Now, you should be asking yourself, “So, what’s in it for me?”
That’s a fair question. Here is what I’m trying to do:
I want you to learn life skills that you can practice as a babysitter: business skills, communication skills, parenting skills. As a result (and an incentive) you will make more money babysitting.
I also have another reason for all this. I want to provide parents with the best babysitters around. I’m talking about you – the best babysitter around.
But I’m getting off the subject. Let’s talk about doing what you read.
As soon as you can, put what you learned into action. For example, in my post, 6 Ways to Make People Like You – Part 1, step #2 is to smile. Put that into action as soon as you can. Let’s say the first person you see is your sister. “Hey, how’s it going?” you say with a big sincere smile. Then you see your mom. “Hi mom,” you say with a smile. You pass your brother. “Hey, what’s up?” you say as you smile.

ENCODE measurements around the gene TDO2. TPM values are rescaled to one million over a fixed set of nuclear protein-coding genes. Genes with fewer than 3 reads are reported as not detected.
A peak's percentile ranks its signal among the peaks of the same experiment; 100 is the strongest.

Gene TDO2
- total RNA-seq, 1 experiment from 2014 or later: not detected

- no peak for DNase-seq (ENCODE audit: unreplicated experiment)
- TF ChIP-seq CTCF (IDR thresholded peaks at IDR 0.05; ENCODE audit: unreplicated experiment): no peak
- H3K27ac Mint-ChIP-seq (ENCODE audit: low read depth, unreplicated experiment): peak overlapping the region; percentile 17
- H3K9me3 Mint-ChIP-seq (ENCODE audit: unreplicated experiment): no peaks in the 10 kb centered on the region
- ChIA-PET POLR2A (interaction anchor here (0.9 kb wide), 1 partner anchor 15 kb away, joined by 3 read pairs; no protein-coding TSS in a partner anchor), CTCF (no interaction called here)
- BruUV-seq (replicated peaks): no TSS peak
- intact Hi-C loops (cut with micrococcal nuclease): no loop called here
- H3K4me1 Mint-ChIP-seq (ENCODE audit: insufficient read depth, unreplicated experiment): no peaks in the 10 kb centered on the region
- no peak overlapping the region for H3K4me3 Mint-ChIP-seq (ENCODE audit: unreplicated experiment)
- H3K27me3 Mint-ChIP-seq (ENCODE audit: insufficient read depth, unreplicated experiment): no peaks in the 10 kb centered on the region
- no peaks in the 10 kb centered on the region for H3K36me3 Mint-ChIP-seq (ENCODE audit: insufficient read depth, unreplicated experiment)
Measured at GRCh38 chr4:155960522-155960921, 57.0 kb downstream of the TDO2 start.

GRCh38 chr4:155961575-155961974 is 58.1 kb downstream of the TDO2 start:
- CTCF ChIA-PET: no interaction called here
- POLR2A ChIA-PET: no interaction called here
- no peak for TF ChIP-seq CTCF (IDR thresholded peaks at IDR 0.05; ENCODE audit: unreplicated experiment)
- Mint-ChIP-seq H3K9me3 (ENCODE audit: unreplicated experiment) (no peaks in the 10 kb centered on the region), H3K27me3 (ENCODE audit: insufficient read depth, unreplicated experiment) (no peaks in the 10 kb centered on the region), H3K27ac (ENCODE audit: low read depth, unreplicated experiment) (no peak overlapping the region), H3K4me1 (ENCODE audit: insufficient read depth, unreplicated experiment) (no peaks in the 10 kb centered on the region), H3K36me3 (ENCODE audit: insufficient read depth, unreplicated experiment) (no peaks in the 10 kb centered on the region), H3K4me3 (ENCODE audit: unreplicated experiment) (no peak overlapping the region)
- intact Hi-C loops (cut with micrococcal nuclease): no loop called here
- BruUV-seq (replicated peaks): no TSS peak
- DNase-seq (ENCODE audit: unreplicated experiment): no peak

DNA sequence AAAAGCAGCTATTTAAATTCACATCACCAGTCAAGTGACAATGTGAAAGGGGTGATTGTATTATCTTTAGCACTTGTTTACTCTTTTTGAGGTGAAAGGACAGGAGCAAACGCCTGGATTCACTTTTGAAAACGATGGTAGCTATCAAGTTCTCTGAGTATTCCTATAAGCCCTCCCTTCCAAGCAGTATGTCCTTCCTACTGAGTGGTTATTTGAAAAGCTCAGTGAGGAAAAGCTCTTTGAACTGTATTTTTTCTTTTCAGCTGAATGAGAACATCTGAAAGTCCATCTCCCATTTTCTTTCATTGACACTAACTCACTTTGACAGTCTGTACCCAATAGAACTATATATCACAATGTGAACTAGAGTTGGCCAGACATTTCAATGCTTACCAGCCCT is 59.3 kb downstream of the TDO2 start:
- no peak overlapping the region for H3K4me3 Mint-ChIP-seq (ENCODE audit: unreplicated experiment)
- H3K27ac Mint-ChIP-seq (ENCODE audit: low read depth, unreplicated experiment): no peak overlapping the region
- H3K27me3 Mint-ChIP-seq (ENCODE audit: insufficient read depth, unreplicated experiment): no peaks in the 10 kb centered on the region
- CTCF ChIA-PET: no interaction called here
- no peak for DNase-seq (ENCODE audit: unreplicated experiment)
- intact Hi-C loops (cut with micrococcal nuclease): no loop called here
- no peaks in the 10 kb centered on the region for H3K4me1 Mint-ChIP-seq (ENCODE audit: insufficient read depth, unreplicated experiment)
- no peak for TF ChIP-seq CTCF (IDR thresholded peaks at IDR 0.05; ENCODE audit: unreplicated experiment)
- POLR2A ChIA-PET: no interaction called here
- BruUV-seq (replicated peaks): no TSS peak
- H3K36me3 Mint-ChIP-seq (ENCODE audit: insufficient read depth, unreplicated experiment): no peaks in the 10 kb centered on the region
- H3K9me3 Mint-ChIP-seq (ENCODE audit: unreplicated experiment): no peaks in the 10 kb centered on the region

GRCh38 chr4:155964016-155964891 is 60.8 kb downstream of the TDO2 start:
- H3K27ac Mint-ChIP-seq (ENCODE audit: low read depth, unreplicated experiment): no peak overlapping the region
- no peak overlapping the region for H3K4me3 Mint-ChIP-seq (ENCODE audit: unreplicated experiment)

You have just left 3 people puzzled, wondering what’s going on with you. But that’s ok. It can be our secret. If they ask you what’s going on, just tell them, “Nothing.” And smile. This could be quite entertaining.
Now that you have taken action, you have become more aware of yourself smiling and if you keep it up, it will become a habit and you will do it without thinking about it. Soon people will start to realize that you are indeed sincere and you’ll start changing how people feel with just your smile. You’ll make people feel good and they’ll like you for it.
Ok, answer these 3 question:
1) What are the 3 ways to prepare yourself to read?
2) What are the 3 ways in which our brains remember?
3) Name the 8 things you can do to better remember what you’ve read?
If you tried to answer these questions – I mean really tried, racked your brain, did your best – then I applaud you.
Well, I’ve had this post up on my computer for 3 days, adding to it from time to time whenever I felt inspired. I’ve learned that whenever I get a “brilliant” thought, I had better write it down immediately, or I’ll forget and that thought may never return. I’ve spent some crazy late hours writing down my thoughts.